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Versions: 00 01 02 03 draft-ietf-xrblock-rtcp-xr-loss-conceal

Audio/Video Transport Working Group                              G. Zorn
Internet-Draft                                               Network Zen
Intended status: Standards Track                                   Q. Wu
Expires: April 25, 2013                                           Huawei
                                                                A. Clark
                                                                Telchemy
                                                                   C. Bi
                                                                   STTRI
                                                        October 22, 2012


  RTP Control Protocol (RTCP) Extended Report (XR) Block for Concealed
                        Seconds Metric Reporting
               draft-ietf-xrblock-rtcp-xr-concsec-03.txt

Abstract

   This document defines an RTP Control Protocol(RTCP) Extended Report
   (XR) Block that allows the reporting of Concealed Seconds metrics,
   primarily for audio applications of RTP.

Status of this Memo

   This Internet-Draft is submitted in full conformance with the
   provisions of BCP 78 and BCP 79.

   Internet-Drafts are working documents of the Internet Engineering
   Task Force (IETF).  Note that other groups may also distribute
   working documents as Internet-Drafts.  The list of current Internet-
   Drafts is at http://datatracker.ietf.org/drafts/current/.

   Internet-Drafts are draft documents valid for a maximum of six months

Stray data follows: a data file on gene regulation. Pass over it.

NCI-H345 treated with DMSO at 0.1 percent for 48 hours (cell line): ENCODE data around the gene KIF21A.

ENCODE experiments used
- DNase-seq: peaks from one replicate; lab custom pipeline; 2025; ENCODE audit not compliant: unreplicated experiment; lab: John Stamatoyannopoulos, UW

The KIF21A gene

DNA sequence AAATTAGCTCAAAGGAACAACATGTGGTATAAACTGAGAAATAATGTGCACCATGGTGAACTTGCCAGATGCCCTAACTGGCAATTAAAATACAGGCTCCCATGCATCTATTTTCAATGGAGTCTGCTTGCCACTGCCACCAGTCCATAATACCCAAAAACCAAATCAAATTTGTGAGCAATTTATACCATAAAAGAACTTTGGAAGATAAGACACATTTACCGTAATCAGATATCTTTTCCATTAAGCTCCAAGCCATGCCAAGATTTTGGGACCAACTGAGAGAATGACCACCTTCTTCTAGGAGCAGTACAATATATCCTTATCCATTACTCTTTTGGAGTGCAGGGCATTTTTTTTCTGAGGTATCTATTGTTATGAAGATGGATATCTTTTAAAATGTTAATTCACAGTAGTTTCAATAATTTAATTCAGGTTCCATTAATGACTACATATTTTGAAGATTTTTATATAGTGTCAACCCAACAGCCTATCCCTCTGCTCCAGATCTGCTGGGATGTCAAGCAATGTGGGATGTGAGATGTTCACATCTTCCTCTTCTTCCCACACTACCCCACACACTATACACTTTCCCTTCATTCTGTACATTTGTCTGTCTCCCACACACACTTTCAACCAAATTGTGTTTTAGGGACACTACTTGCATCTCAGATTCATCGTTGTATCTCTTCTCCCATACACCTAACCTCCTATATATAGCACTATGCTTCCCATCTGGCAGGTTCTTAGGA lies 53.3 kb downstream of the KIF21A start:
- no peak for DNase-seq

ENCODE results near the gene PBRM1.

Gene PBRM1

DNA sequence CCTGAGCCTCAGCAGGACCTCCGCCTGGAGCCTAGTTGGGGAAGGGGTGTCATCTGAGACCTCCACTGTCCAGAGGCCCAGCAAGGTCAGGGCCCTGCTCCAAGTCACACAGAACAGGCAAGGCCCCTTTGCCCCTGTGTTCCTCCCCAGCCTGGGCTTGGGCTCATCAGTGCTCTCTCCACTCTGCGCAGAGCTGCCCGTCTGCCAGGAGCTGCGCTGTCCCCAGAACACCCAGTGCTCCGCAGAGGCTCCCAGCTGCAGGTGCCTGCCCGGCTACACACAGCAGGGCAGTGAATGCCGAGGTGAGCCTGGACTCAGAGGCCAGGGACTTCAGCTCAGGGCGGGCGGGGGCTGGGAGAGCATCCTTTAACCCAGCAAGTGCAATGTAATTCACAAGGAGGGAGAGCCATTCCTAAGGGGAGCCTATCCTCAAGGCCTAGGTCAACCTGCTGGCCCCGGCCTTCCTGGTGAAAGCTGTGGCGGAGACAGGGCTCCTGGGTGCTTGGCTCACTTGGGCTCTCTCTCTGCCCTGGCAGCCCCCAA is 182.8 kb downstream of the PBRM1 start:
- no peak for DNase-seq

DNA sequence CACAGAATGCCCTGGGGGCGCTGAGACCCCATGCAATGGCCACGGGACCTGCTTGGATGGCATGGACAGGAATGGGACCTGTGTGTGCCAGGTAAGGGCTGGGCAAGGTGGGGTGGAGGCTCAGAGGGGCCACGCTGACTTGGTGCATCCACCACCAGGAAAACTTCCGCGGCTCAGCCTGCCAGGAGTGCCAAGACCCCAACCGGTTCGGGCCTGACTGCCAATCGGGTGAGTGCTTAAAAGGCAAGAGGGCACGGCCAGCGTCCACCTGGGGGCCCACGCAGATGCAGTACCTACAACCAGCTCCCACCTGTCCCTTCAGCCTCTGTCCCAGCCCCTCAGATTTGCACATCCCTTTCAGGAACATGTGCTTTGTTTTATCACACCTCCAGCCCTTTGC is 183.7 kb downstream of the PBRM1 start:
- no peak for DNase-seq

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   time.  It is inappropriate to use Internet-Drafts as reference
   material or to cite them other than as "work in progress."

   This Internet-Draft will expire on April 25, 2013.

Copyright Notice

   Copyright (c) 2012 IETF Trust and the persons identified as the
   document authors.  All rights reserved.

   This document is subject to BCP 78 and the IETF Trust's Legal
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   (http://trustee.ietf.org/license-info) in effect on the date of
   publication of this document.  Please review these documents
   carefully, as they describe your rights and restrictions with respect



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   to this document.  Code Components extracted from this document must
   include Simplified BSD License text as described in Section 4.e of
   the Trust Legal Provisions and are provided without warranty as
   described in the Simplified BSD License.


Table of Contents

   1.  Introduction . . . . . . . . . . . . . . . . . . . . . . . . .  3
     1.1.  Concealed Seconds Block  . . . . . . . . . . . . . . . . .  3
     1.2.  RTCP and RTCP XR Reports . . . . . . . . . . . . . . . . .  3
     1.3.  Performance Metrics Framework  . . . . . . . . . . . . . .  3
     1.4.  Applicability  . . . . . . . . . . . . . . . . . . . . . .  4
   2.  Terminology  . . . . . . . . . . . . . . . . . . . . . . . . .  4
     2.1.  Standards Language . . . . . . . . . . . . . . . . . . . .  4
   3.  Concealment Seconds Block  . . . . . . . . . . . . . . . . . .  4
     3.1.  Report Block Structure . . . . . . . . . . . . . . . . . .  5
     3.2.  Definition of Fields in Concealed Seconds Metrics Block  .  5
   4.  SDP Signaling  . . . . . . . . . . . . . . . . . . . . . . . .  9
     4.1.  SDP rtcp-xr-attrib Attribute Extension . . . . . . . . . .  9
     4.2.  Offer/Answer Usage . . . . . . . . . . . . . . . . . . . . 10
   5.  IANA Considerations  . . . . . . . . . . . . . . . . . . . . . 10
     5.1.  New RTCP XR Block Type value . . . . . . . . . . . . . . . 10
     5.2.  New RTCP XR SDP Parameter  . . . . . . . . . . . . . . . . 10
     5.3.  Contact information for registrations  . . . . . . . . . . 10
   6.  Security Considerations  . . . . . . . . . . . . . . . . . . . 11
   7.  Contributors . . . . . . . . . . . . . . . . . . . . . . . . . 11